Description. - Theories of the causation of disease are capable of being spun out to the point where concrete usefulness is very doubtful.  In order that we may not wander too far in theoretical speculation, we will seek to keep the phenomena, which we are trying to describe, of such a tangible character that the reader will not have to draw on the imagination.

    Find the Lesion. - Osteopathy has developed as a school of medicine exploiting "the lesion" as a cause of disease and its correction as the efficient care of disease.  This theory has been so enthusiastically adhered to that many have been more than willing to attribute failure to cure a given case as due to the practitioner's inability to find or correct the lesion.  The desire to maintain the adequacy of a theory is thus apparent.  This book is written to present the usefulness of osteopathy but not the extremes of theoretical speculation.

    Inspection of the Back. - In order that we may quickly have before us characteristic lesion phenomena for discussion and elucidation, let us observe some well recognized peculiarities noted in the inspection of the dorsum of the body.  A mature male patient, stripped for inspection, will present, as a general rule, some peculiarities which the trained diagnostician will recognize as adaptation due to labor or mode of life.  Closer inspection of the spine, as to its curves, will show adaptation of even more significance, i. e., to body weight, general vitality and visceral conditions.  As a rule the diagnostician is trained to note these latter conditions from other points of view.  The point is here emphasized that the spinal column is a good recorder of all these things.

    Palpation of Vertebral Structures. - Digital palpation of the vertebral and paravertebral structures will, in most cases, show some degree of localized unilateral deviation in vertebral alignment or muscular tension.  These apparent changes from what we conceive as the ideal normal are present in practically all people, sick or well.  It remains, therefore, necessary that eve add to these physical changes something of a determining character in order to recognize an active lesion.  Tenderness to pressure is the determining sign.  Having located a lesion, i. e., an osseous deviation with muscular tension and tenderness in the same spinal segments, we can now proceed to analyze it with reference to its existence as cause or effect.  'The spinal vertebral lesion just noted may involve two or more vertebrae with their attached tissues.  Some observers claim that a lesion of a single vertebra is rare.  Since osteopathy has fostered the view that structure affects function in preference to the reverse, the author feels justified, solely by historical considerations, in beginning all analyses of lesions from that viewpoint.  It is candidly understood that in doing this the author is not holding a brief for either side of any controversy which circles about the question whether the egg preceded the chicken or the reverse.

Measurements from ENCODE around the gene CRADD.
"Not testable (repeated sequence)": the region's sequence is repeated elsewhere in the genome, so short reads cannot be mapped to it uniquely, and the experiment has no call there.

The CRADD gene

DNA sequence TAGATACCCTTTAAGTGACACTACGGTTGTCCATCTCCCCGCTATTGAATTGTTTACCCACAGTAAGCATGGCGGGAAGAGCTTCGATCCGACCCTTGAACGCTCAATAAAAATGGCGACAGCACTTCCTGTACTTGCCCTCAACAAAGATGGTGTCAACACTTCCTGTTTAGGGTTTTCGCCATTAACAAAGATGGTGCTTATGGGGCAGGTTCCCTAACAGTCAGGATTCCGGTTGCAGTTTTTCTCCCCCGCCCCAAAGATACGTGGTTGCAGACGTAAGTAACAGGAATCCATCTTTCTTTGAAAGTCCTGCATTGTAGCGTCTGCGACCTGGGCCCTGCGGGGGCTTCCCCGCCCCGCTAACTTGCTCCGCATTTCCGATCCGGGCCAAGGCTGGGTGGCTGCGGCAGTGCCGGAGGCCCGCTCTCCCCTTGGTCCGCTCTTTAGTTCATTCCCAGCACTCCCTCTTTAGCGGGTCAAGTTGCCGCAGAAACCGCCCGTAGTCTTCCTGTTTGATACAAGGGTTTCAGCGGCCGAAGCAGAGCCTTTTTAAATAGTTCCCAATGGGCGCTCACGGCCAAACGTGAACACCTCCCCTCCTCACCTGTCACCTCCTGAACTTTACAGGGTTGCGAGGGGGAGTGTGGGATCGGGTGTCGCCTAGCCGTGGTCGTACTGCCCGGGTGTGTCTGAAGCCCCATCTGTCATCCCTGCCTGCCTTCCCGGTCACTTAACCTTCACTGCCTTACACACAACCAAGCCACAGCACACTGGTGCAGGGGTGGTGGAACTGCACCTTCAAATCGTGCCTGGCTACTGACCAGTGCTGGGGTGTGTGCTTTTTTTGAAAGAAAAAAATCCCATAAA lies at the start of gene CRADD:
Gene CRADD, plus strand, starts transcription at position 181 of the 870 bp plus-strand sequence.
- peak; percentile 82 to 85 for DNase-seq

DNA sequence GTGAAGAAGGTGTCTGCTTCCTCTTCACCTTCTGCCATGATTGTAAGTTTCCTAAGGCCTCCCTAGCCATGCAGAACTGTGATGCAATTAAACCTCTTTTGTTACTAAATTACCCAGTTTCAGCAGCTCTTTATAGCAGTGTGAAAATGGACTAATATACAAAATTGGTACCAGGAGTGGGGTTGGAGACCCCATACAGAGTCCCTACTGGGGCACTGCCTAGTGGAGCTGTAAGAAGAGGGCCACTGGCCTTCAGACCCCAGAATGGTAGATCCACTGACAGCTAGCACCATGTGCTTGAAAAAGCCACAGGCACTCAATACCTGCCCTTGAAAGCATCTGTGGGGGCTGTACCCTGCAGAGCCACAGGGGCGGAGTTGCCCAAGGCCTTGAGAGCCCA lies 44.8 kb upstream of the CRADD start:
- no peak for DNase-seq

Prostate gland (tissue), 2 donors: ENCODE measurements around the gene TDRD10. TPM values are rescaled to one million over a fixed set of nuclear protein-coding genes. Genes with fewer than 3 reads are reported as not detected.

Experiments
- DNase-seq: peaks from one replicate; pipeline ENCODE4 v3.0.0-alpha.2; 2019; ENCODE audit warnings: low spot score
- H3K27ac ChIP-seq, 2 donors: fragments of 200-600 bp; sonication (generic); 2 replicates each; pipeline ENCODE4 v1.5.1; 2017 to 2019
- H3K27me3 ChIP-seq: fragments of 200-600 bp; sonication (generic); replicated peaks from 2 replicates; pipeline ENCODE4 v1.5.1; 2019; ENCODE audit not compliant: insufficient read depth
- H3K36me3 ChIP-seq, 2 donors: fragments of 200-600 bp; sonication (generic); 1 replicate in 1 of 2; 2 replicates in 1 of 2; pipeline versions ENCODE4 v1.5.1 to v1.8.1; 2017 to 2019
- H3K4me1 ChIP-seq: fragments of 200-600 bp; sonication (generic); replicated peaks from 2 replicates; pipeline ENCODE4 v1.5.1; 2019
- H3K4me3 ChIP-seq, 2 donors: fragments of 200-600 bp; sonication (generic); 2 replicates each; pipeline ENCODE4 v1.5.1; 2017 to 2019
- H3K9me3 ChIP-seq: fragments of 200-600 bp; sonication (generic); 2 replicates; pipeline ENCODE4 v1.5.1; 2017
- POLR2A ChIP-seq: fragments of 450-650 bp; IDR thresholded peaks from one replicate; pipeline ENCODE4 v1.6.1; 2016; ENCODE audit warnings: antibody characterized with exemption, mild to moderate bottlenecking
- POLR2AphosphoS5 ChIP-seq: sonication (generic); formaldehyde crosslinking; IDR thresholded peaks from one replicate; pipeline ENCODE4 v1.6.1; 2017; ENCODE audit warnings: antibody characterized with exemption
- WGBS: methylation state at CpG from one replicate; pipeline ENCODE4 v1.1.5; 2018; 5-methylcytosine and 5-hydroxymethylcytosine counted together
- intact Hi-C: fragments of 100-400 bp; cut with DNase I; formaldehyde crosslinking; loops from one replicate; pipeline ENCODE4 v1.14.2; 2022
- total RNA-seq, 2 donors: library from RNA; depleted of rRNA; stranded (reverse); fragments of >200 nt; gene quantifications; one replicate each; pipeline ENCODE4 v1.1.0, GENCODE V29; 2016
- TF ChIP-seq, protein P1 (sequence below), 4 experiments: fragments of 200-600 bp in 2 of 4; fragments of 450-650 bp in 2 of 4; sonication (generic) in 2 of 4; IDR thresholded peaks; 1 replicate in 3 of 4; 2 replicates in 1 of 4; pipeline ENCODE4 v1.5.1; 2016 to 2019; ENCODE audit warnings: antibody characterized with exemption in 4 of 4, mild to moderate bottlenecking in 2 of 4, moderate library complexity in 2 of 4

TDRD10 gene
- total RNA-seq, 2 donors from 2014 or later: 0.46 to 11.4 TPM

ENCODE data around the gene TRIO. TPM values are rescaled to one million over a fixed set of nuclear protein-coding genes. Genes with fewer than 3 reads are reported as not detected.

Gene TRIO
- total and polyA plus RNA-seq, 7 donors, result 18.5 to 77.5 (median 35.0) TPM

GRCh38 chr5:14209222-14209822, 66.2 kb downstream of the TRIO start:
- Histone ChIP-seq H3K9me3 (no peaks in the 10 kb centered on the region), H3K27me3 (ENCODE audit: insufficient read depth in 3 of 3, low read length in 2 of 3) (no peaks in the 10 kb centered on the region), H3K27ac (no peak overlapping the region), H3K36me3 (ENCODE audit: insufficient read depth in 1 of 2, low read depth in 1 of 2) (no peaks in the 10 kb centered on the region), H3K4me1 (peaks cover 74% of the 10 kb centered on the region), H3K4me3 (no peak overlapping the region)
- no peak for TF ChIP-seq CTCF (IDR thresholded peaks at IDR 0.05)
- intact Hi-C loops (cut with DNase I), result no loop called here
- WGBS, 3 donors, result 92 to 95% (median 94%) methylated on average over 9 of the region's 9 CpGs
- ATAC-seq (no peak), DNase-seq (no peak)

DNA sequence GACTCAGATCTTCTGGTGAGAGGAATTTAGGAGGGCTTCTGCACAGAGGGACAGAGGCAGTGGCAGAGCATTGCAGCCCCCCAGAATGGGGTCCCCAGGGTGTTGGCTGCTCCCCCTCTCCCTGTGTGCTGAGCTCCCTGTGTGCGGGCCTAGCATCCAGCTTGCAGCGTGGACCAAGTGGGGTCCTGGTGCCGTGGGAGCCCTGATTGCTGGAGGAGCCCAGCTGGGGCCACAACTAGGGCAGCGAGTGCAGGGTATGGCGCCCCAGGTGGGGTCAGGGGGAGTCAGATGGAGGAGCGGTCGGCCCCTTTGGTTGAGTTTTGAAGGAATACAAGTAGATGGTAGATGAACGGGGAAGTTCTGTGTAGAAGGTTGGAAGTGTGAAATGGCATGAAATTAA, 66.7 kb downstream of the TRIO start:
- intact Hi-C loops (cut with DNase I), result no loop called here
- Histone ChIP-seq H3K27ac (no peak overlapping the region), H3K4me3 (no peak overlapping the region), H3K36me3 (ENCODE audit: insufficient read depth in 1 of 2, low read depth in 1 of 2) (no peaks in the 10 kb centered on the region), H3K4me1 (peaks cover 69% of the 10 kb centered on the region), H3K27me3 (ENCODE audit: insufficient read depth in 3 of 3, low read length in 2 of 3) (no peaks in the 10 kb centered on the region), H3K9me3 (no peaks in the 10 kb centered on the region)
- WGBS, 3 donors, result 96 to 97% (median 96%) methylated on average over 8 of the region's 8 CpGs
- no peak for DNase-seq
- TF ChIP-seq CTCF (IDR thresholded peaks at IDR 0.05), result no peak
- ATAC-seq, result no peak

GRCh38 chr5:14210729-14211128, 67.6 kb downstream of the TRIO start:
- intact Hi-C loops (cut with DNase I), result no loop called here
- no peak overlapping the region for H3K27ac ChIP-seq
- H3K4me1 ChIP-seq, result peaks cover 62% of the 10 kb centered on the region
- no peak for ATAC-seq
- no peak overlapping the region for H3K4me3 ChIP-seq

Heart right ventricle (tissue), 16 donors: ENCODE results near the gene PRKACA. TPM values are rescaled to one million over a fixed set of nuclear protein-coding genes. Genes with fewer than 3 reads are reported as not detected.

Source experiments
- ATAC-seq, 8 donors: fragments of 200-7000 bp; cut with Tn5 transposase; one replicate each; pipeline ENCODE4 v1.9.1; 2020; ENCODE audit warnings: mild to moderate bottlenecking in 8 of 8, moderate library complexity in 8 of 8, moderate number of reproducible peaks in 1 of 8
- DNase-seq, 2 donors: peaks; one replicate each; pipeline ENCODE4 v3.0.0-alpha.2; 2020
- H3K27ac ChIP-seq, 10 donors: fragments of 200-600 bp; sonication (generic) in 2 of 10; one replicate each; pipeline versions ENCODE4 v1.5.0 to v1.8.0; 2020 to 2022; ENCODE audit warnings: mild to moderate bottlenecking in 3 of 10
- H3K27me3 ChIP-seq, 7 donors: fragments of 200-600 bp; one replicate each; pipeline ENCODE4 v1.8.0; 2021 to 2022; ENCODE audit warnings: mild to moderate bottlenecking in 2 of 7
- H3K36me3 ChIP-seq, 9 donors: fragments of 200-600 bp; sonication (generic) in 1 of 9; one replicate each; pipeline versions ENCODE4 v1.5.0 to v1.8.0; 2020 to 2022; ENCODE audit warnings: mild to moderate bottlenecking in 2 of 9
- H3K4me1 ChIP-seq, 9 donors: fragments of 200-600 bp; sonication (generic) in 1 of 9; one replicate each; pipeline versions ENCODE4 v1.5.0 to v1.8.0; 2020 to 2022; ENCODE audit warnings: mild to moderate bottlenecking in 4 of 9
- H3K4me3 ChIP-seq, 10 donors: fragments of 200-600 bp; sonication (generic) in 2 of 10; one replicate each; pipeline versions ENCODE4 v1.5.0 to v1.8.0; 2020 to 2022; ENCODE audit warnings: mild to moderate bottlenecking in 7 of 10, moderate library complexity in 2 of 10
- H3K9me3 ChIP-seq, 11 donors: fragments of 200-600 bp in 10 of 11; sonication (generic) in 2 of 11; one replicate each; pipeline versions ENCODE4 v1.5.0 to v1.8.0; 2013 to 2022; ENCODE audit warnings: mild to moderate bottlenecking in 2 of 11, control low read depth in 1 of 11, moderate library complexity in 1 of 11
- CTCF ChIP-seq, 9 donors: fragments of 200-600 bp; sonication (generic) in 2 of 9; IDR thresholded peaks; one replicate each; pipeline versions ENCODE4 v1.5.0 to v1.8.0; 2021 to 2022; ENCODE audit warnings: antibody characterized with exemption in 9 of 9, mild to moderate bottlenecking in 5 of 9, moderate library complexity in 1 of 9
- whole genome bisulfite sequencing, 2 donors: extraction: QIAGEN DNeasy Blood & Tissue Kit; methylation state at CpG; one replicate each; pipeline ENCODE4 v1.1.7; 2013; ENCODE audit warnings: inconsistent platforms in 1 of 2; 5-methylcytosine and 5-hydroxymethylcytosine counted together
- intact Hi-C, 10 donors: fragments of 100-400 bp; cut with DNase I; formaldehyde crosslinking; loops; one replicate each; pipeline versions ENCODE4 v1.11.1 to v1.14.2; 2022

History of Accident. - In any case under examination the diagnostician desires to uncover the history of the lesion, hence the most direct question possible is asked, i. e., "Is there any history of accident?"  If a history of accident is given having direct bearing on the lesion under consideration then we are quite justified in believing it to be the primary cause of disturbed function.  For example, a patient when attempting to alight from a street car just before it stopped, found his footing insecure and hence clung to the handrail of the car with one hand in an effort to protect himself.  The forward motion of the car rotated him and wrenched his back.  He was able to go to his home without feeling more than a sense of weakness and pain in the area of the dorso-lumbar articulation.  The next morning he was quite unable to rise.  Examination showed great muscular tension in the muscles controlling the movement of the twelfth dorsal and first lumbar.  Pressure on the spinous processes of these vertebrae caused intense pain.  The bowels became constipated and the cutaneous areas supplied by the twelfth dorsal and first lumbar pairs of spinal nerves gave some subjective symptoms of being disturbed.  'This case recovered in a few weeks under the influence of hot packs to the injured area, rest in bed, and after acute soreness abated, passive motion.  This case, for many years, has had attacks of "lumbago."  These attacks usually follow changes in the weather and some exertion beyond the ordinary.  The lesion always exhibits its old characteristics, viz., tenderness, muscular rigidity and loss of motion in the arthrodial joints between the twelfth dorsal and first lumbar.  Usually an osteopathic treatment to establish relaxation and movement is sufficient to secure rapid recovery.